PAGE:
Typically, in assembling component carrier packages 71A and 71B into carrier package assembly 40, alignment pins 76 on component carrier package 71A are received in alignment apertures 82 on component carrier package 71B, while alignment pins 80 are similarly received in alignment apertures 78. This precisely aligns adjacent faces 72, 74 and sides 46 of the constituent component carrier packages 71A, 71B, facilitating use of flexible substrate 50 and other structure described subsequently for the purpose of effecting electrical interconnections between the electrical circuit components in component carrier packages 71A and 71B in a direction parallel to the longitudinal axis of carrier package assembly 40.
Optionally, the fit of alignment pins 76, 80 into alignment apertures 78, 82 may be designed so that successive component carrier packages 71A, 71B snap together and are retained in that relationship for easy handling and further processing. In this same manner the balance of component carrier packages 71 can be readily and precisely assembled one to another. Carrier packages 71 may be fully disassemblable or permanently secured one to the other with a locking adhesive.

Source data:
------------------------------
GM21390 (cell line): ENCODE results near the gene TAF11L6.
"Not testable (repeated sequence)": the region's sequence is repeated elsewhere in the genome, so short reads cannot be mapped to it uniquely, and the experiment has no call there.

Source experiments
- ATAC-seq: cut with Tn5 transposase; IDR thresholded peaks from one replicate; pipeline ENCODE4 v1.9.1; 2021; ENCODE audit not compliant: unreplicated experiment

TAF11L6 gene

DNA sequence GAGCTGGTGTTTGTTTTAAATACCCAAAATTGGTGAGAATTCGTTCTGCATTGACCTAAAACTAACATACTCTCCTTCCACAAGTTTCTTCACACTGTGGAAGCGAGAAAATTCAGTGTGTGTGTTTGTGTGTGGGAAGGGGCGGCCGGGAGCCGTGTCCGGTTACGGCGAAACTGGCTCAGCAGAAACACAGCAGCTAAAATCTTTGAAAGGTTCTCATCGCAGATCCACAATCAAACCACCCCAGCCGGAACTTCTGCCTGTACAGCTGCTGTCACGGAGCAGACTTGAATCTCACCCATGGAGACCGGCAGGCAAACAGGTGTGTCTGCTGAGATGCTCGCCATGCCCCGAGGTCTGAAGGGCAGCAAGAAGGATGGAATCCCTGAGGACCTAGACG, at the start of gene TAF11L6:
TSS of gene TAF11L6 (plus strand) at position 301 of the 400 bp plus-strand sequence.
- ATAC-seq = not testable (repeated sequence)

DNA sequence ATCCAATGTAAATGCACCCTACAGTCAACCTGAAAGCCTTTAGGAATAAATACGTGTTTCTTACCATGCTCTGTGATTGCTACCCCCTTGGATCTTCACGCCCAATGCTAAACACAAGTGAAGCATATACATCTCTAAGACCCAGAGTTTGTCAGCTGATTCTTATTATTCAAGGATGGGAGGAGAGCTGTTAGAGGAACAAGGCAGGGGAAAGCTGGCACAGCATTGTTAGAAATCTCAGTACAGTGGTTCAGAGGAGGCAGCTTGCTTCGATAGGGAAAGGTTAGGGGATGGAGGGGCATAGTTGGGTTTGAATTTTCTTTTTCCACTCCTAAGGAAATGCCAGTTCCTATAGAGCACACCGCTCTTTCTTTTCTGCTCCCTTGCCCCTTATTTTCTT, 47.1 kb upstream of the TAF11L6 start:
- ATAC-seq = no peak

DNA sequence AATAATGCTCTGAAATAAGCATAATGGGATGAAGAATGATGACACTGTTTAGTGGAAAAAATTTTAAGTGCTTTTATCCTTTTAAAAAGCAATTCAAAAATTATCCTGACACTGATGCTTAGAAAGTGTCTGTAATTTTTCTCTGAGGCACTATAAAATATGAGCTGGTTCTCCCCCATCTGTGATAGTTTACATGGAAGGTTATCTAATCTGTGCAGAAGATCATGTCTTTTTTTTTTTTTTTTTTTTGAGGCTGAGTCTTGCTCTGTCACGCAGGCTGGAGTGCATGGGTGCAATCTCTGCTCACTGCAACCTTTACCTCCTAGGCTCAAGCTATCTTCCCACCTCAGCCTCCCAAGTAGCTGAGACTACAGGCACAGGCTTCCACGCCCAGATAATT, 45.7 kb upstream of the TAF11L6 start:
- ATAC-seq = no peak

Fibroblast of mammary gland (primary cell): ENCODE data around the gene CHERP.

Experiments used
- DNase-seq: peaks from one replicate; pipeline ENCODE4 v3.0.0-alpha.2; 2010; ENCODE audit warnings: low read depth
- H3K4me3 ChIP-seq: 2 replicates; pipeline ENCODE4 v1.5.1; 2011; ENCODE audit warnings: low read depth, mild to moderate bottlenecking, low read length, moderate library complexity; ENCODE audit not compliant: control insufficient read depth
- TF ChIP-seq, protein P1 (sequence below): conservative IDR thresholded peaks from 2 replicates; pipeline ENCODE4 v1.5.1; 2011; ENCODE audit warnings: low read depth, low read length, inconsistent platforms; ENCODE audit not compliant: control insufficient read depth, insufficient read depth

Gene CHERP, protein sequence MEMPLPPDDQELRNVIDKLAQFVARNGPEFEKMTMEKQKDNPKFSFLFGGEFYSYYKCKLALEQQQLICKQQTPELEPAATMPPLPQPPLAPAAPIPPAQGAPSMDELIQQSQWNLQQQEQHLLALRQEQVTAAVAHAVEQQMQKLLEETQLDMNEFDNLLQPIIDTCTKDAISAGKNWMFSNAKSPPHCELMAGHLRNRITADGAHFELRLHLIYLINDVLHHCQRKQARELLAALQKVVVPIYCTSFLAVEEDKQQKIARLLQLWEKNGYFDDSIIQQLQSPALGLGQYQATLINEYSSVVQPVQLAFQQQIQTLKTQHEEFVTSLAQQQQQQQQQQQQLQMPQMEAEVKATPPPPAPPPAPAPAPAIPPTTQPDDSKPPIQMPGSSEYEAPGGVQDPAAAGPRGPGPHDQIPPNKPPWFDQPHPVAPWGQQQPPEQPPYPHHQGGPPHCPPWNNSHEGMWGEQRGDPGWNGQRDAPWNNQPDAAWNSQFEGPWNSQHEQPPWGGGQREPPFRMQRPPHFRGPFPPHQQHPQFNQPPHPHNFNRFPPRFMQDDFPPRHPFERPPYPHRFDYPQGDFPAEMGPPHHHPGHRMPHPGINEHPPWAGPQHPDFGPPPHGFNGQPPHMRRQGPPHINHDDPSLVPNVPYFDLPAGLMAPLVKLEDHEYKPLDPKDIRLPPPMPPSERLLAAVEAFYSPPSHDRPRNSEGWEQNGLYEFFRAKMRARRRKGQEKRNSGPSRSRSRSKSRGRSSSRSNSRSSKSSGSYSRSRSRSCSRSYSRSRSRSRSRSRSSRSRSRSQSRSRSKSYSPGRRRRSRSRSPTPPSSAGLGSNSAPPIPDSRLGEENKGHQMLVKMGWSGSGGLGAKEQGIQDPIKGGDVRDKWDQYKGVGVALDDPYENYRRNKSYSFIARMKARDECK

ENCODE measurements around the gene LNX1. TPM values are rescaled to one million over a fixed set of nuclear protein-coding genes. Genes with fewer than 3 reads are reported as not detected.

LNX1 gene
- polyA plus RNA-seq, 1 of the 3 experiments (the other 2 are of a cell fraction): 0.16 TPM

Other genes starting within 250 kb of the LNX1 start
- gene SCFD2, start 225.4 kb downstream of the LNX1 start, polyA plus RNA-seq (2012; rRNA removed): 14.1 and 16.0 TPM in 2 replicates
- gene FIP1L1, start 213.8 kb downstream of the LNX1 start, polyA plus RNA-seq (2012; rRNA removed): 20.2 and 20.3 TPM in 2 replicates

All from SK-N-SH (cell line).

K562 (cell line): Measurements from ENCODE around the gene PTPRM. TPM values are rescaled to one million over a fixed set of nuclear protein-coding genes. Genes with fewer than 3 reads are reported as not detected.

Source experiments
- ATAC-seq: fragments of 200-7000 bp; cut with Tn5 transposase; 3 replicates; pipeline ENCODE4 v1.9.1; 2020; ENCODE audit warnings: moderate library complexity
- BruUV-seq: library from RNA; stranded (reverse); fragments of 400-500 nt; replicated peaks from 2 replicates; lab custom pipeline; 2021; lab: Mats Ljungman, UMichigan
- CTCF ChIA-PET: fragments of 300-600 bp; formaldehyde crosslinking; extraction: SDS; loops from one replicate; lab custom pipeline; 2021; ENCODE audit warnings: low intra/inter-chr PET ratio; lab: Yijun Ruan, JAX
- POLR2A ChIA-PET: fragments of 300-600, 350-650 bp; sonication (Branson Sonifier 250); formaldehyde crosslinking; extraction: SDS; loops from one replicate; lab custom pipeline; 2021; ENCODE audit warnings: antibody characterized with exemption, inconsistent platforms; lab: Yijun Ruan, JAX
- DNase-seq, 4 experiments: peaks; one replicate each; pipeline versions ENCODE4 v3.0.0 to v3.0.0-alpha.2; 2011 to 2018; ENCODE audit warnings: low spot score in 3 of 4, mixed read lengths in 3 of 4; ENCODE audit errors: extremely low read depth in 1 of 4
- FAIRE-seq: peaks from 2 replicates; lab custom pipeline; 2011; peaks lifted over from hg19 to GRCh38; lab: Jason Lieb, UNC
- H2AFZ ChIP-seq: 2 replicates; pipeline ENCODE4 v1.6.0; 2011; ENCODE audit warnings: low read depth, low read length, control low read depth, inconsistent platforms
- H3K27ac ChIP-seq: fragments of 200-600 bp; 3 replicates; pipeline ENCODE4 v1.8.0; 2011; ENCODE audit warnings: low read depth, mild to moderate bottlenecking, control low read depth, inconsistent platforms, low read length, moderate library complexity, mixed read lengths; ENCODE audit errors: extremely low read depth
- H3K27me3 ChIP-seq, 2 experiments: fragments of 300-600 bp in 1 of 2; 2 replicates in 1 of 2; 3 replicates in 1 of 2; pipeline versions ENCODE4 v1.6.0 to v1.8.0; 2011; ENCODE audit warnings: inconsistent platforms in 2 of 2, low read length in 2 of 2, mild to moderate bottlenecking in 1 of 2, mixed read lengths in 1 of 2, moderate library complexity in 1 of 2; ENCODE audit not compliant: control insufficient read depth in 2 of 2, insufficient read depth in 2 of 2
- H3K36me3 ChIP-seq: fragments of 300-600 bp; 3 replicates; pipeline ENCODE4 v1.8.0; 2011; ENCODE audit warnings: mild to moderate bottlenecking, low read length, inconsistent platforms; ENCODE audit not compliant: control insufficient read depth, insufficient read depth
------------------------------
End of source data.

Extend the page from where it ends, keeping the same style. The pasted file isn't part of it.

In the arrangement shown in FIG. 3 adjacent faces 72, 74 engage one another in a mating relationship which is angularly specific. Nevertheless, under some circumstances angularly non-specific mating between adjacent faces of successive component carrier packages 71 may be acceptable. Then systems of pins and apertures can be devised which, like male fitting 62 and female recess 60, enable alignment to be angularly non-specific. Circumstances may exist which do not require the alignment of the adjacent faces of successive component carrier packages 71. In such cases, fittings such as male fitting 62 and female recess 60 may be omitted. Optionally, the retention of successive component carrier packages 71 in a carrier package assembly 40 may be accomplished exclusively through the use of an encircling circuit board, such as substrate 50.